Stress Management
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Stress Management
Introduction
Stress is an unavoidable part of life. We experience it in varying forms and degrees every day. The stress you experience is not necessarily harmful. In small doses, stress can actually be beneficial to us. Stress can help compel us to action; it can result in a new awareness and an exciting new perspective. It is only when the stress becomes too great, affecting our physical or mental functioning, that it becomes a problem. It can become destructive and can turn into distress. Too much stress can result in feelings of distrust, rejection, anger, and depression, which in turn can lead to health problems such as headaches, upset stomach, rashes, insomnia, ulcers, high blood pressure, heart disease, and stroke

Types of Stress

So, what are the major types of stress? While there are many subcategories of stress that are being treated today, the major types of stress can be broken down into four different categories: Eustress, Hyperstress, Hypostress, and Distress.

Eustress Eustress is one of the helpful types of stress. What is the definition for eustress? It is the type of stress you experience right before you have the need to exert physical force. Eustress prepares the muscles, heart, and mind for the strength needed for whatever is about to occur.

Eustress can also apply to creative endeavors. When a person needs to have some extra energy or creativity, eustress kicks in to bring them the inspiration they need. An athlete will experience the strength that comes form eustress right before they play a big game or enter a big competition. Because of the eustress, they immediately receive the strength that they need to perform.

Distress Distress is one of the negative types of stress. This is one of the types of stress that the mind and body undergoes when the normal routine is constantly adjusted and altered. The mind is not comfortable with this routine, and craves the familiarity of a common routine. There are actually two types of distress: acute stress and chronic stress.

Acute Stress Acute stress is the type of stress that comes immediately with a change of routine. It is an intense type of stress, but it passes quickly. Acute stress is the body's way of getting a person to stand up and take inventory of what is going on, to make sure that everything is OK

Chronic Stress Chronic stress will occur if there is a constant change of routine for week after week. Chronic stress affects the body for a long period of time. This is the type of stress experienced by someone who constantly faces moves or job changes.

Hyperstress Hyperstress is the type of negative stress that comes when a person is forced to undertake or undergo more than he or she can take. A stressful job that overworks an individual will cause that individual to face hyperstress.A person who is experiencing hyperstress will often respond to even little stressors with huge emotional outbreaks. It is important for a person who thinks they might be experiencing hyperstress to take measures to reduce the stress in their lives, because hyperstress can lead to serious emotional and physical repercussions.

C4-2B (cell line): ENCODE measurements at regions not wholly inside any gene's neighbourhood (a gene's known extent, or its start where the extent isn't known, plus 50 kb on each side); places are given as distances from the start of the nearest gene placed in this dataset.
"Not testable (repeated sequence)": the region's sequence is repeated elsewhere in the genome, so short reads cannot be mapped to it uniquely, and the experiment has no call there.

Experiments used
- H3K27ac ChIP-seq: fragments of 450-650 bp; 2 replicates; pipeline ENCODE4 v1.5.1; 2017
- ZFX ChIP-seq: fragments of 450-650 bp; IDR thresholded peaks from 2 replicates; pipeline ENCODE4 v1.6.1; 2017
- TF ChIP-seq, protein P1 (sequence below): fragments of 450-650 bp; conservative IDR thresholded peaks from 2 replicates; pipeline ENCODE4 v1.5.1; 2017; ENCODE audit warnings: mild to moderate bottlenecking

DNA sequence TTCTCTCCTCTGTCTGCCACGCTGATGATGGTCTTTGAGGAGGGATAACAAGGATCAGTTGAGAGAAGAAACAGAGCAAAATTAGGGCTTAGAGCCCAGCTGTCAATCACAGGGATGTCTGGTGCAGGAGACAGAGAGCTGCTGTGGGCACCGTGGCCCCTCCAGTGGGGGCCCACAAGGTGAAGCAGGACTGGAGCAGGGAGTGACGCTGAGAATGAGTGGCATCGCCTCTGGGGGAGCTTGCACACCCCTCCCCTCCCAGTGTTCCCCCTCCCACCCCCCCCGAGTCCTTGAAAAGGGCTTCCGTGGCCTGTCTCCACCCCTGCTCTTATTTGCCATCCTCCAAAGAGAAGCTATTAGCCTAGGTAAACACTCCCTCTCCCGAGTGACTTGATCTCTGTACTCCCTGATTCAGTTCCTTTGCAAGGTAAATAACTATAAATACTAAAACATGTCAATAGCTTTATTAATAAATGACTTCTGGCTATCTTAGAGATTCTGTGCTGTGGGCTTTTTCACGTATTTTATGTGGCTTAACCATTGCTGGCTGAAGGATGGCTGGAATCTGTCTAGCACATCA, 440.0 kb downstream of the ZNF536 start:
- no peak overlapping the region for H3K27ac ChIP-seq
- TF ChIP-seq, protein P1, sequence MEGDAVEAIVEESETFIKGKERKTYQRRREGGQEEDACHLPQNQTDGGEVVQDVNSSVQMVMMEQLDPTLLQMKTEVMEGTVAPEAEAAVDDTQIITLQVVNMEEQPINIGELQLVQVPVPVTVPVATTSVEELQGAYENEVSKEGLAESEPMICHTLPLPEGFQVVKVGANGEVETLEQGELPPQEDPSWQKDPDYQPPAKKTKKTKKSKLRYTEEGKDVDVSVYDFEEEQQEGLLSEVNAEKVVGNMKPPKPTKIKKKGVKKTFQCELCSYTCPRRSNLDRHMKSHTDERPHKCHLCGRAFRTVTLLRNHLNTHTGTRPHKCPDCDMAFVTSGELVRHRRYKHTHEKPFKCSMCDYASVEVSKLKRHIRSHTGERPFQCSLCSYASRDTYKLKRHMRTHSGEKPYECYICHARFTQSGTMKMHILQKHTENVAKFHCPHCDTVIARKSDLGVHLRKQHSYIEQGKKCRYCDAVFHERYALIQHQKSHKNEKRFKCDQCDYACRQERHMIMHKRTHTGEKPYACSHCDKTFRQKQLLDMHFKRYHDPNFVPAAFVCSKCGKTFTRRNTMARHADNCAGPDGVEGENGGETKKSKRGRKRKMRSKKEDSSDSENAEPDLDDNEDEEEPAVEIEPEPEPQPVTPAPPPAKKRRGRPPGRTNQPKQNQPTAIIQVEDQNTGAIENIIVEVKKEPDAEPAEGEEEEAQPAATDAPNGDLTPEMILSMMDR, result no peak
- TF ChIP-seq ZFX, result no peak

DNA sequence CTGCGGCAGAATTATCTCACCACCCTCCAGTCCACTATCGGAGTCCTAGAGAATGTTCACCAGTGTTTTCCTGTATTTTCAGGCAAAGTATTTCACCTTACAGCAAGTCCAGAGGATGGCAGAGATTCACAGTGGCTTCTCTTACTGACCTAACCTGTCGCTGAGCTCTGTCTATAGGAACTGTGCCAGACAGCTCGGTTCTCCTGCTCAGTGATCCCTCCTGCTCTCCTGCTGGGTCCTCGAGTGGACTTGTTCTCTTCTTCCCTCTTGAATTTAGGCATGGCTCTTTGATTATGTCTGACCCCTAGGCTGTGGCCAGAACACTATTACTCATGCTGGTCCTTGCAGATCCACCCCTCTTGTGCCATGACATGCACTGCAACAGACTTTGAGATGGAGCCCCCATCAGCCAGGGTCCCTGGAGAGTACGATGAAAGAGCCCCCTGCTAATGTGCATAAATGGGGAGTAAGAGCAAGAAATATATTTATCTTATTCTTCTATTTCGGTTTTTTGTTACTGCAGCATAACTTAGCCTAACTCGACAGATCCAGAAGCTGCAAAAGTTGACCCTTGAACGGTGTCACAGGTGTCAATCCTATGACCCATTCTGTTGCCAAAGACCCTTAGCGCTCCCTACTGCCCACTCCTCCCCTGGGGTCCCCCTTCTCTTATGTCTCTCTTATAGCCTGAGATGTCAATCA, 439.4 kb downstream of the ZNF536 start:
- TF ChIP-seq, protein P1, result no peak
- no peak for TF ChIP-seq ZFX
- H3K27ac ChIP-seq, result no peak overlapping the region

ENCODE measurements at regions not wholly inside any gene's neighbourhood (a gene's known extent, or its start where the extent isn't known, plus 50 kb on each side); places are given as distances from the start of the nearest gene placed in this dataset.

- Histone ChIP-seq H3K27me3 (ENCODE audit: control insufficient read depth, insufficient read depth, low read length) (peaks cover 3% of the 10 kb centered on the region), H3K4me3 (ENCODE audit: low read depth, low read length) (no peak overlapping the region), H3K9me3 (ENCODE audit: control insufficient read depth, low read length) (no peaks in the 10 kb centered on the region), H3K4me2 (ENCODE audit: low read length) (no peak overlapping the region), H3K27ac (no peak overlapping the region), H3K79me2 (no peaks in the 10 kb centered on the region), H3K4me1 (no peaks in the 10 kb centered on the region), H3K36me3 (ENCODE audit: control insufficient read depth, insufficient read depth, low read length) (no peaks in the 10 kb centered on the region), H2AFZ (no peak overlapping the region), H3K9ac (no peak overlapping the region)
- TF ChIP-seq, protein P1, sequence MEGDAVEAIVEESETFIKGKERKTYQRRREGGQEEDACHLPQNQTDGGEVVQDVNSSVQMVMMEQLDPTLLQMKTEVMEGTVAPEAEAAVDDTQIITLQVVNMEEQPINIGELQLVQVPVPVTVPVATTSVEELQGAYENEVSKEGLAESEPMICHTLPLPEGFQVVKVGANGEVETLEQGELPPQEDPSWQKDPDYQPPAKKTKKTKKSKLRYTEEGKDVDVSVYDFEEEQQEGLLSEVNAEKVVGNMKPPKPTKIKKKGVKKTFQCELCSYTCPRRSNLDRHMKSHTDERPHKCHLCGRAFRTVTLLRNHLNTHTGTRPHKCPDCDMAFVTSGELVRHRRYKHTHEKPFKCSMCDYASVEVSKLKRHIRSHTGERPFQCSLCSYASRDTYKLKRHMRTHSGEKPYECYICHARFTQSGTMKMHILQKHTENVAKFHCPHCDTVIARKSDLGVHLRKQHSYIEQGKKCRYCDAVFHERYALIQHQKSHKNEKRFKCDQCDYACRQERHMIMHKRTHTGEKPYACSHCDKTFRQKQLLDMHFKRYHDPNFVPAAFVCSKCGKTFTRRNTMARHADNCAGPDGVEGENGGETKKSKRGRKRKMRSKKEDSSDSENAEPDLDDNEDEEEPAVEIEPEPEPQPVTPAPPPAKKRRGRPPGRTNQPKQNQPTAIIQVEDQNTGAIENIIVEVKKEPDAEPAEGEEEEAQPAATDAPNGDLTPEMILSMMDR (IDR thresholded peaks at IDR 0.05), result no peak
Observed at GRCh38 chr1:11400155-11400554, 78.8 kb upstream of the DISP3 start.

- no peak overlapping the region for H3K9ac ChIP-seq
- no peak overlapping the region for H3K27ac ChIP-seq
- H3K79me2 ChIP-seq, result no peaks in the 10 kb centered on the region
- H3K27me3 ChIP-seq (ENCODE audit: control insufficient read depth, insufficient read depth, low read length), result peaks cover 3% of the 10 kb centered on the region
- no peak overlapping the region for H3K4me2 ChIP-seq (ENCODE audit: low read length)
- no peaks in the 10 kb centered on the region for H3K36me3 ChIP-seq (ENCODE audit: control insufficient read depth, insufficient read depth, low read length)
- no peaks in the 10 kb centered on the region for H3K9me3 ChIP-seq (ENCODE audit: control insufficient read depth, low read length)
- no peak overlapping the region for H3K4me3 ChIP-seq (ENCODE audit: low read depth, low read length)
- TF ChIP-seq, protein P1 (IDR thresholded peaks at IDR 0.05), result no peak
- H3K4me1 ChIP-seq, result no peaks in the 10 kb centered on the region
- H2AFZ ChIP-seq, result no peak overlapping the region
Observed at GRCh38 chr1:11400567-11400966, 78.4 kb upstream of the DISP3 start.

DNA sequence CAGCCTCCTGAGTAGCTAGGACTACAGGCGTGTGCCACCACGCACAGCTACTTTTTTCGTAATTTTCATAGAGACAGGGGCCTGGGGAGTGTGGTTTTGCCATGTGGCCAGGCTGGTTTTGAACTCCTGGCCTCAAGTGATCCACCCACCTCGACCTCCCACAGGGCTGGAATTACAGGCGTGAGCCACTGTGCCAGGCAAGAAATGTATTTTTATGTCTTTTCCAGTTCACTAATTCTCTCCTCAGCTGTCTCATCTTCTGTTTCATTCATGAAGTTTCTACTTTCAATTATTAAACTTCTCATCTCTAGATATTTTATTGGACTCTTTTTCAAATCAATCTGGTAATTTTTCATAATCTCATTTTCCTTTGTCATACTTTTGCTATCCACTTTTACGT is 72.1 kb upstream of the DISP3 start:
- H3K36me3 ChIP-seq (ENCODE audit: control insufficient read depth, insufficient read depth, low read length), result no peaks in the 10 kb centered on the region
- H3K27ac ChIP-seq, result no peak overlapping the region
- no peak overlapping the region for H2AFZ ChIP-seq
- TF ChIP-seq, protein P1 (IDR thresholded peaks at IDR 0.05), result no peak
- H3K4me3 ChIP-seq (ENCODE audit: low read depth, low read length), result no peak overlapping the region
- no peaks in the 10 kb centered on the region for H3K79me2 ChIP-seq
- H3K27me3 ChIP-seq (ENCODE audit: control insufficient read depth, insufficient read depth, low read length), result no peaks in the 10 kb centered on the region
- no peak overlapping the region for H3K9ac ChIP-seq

Hypostress The final of the four types of stress is hypostress. Hypostress stands in direct opposite to hyperstress. Hypostress is basically insufficient amount of stress. That is because hypostress is the type of stress experienced by a person who is constantly bored. Someone in an unchallenging job, such as a factory worker performing the same task over and over, will often experience hypostress. The effect of hypostress is feelings of restlessness and a lack of inspiration.

Stress Warnings and symptoms

Stress Warning Signs and Symptoms

Cognitive Symptoms

Emotional Symptoms

  • Memory problems
  • Indecisiveness
  • Inability to concentrate
  • Trouble thinking clearly
  • Poor judgment
  • Seeing only the negative
  • Anxious or racing thoughts
  • Constant worrying
  • Loss of objectivity
  • Fearful anticipation
  • Moodiness
  • Agitation
  • Restlessness
  • Short temper
  • Irritability, impatience
  • Inability to relax
  • Feeling tense and “on edge”
  • Feeling overwhelmed
  • Sense of loneliness and isolation
  • Depression or general unhappiness

Physical Symptoms

Behavioral Symptoms

  • Headaches or backaches
  • Muscle tension and stiffness
  • Diarrhea or constipation
  • Nausea, dizziness
  • Insomnia
  • Chest pain, rapid heartbeat
  • Weight gain or loss
  • Skin breakouts (hives, eczema)
  • Loss of sex drive
  • Frequent colds
  • Eating more or less
  • Sleeping too much or too little
  • Isolating yourself from others
  • Procrastination, neglecting responsibilities
  • Using alcohol, cigarettes, or drugs to relax
  • Nervous habits (e.g. nail biting, pacing)
  • Teeth grinding or jaw clenching
  • Overdoing activities (e.g. exercising, shopping)
  • Overreacting to unexpected problems
  • Picking fights with others

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